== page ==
# Compute a value (and update a CSV record), based on prior value

The F# code below embodies the two specific questions I have. It is part of a working transformation utility, the entirety of which, including sample data, is in this gist: http://bit.ly/2i3kUwF.

Generically, the task is: given a file of discrete records, compute a value for a subsequent record that depends on a value of the previous record. Since I want a transformed stream and not just a computed summary value, this seems a perfect use of Seq.scan. Here is the relevant portion of main:

File.ReadLines(inFile)
|> Seq.map appendEmptyColumnForBarValue  // add the col to hold the new barValue
|> Seq.scan updateBarValue ("", target)  // compute the barValue, based on prev state and target
|> Seq.skip 1                            // exclude initial blank state above from output
|> Seq.iter outFile.WriteLine


But I have some questions concerning proper usage of Seq.scan.

Since, by definition, there is no initial state prior to reading the first record, and because I want to return an entire record to the stream, I initialize state to an empty string (ignore the "target" for a bit - that is question 2). This creates the need to distinguish between this special case of the of the state being the empty string that first time through, vs all other invocations:

let updateBarValue (state:string, target:int32) (line:string) =
// This is the "folder" function to maintain state for the scan function in main.
// Since the first time through there will be no accumulated state, the inital state is set to "".
// The match below handles the decision for first time through, or all other cases.
//
// From doc, usage for Seq.scan:
// Seq.scan folder state source
//
// Because scan accepts a single parameter for state AND we need the target passed from the command line
// invocation, we bundle state and target into a tuple.
// However, target remains unchanged, while the true state is continually updated
match state with
| "" -> buildLineWithBarValue  (line, target) line  // first time through we pass line instead of accumulated state
| _  -> buildLineWithBarValue (state, target) line


And this use of the empty string, forces the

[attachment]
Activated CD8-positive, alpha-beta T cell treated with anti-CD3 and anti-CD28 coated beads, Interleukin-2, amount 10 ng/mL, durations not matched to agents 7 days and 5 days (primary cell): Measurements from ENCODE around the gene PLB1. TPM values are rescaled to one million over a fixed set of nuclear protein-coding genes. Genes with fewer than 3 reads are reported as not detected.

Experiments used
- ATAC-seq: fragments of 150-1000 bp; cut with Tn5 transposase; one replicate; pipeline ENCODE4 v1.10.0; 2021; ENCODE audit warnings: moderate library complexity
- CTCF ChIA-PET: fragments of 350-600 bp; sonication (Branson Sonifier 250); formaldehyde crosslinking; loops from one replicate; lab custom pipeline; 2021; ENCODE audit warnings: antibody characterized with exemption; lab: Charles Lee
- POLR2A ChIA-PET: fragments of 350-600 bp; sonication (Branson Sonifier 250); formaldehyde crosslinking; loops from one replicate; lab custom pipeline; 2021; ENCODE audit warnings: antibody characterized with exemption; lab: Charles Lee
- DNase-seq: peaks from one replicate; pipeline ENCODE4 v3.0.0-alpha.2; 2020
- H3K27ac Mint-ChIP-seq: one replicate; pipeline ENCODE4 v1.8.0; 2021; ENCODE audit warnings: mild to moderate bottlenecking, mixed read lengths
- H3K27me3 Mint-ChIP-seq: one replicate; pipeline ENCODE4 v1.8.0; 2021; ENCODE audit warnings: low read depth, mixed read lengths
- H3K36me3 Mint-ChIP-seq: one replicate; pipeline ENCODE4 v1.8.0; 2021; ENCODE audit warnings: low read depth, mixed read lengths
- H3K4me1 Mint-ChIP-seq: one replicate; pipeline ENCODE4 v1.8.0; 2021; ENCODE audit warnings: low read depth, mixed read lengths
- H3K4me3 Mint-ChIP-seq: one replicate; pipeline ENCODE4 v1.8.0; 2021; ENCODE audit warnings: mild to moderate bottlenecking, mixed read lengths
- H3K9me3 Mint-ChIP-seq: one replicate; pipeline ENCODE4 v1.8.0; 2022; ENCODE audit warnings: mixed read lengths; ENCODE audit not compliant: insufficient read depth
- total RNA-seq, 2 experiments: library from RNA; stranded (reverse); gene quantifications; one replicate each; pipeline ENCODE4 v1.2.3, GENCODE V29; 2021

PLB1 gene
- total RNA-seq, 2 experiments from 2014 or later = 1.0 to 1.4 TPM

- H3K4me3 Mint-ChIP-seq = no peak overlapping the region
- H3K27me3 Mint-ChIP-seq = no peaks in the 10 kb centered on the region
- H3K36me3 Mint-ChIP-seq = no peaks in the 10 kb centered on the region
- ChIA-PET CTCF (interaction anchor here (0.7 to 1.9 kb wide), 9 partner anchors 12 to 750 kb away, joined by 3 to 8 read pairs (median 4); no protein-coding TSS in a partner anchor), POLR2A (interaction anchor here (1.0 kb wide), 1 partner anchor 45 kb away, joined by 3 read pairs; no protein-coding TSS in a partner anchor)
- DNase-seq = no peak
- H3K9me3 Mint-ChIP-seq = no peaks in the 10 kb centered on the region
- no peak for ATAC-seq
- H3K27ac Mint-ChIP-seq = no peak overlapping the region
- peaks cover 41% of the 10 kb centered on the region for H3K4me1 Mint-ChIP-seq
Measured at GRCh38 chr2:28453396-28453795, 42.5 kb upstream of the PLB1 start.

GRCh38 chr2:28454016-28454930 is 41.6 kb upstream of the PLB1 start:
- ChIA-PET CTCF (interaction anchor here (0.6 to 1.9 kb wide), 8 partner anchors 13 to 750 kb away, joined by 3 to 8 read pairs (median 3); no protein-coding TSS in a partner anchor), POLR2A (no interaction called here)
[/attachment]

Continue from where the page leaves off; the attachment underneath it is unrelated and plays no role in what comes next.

|> Seq.skip 1                            // exclude initial blank state above from output


in the main routine above to prevent a blank line from being output.

So, question #1: Am I using Seq.scan correctly? Is there a different/better way to accomplish the goal, that would not force the inclusion of the "Seq.skip 1", which seems less-than-tidy? This would be an easy-to-forget item in this pattern.

Secondly, let's deal with that "target" value. As you can see from the comment above, I'm cheating a bit by adding it to the state for Seq.scan because it is necessary for the computation and I saw no other way to pass it to my Seq.scan's folder function, updateBarValue.

So, question #2: it seems to me that passing target in as part of the state, when it is clearly not, is a code smell of some sort. How might this be achieved without my cheat?

The code works, but I'm not happy with it as is; looking for ideas for improvements (in the gist there are a couple of clear TODOs- not talking about those). And, of course, if there is something stupid/crazy that I have not asked about or flagged with a TODO, don't be shy.

• This belongs on StackOverflow, not Code Review. – Fyodor Soikin Dec 24 '16 at 22:23
• @FyodorSoikin Happy to move it, but not clear why it belongs there, rather than here. Given what I read about missions - (Stack Overflow helps you fix non-working code; Code Review helps you improve already working code) - it seemed more appropriate here... – akucheck Dec 24 '16 at 22:40

First question - no, there is no way to get rid of this "initial" value completely. There is, however, a way to make it more intuitive that the values is "missing" - the Option type. Pass None as initial state, and return Some from then on. This will also allow you to elegantly get rid of that initial value by using Seq.choose.

Second question - easy: just make target first parameter of the folder function and pass it in via partial application:

let updateBarValue target state (line:string) =
let effectiveState =
match state with
| None -> line
| Some s -> s
Some (buildLineWithBarValue (effectiveState, target) line)


As an aside, I noticed your tendency to tuple function arguments. That is generally considered bad form, unless arguments inherently "belong together" - e.g. point coordinates, - because curried arguments give more freedom. To this end, I would make buildLineWithBarValue's arguments curried as well.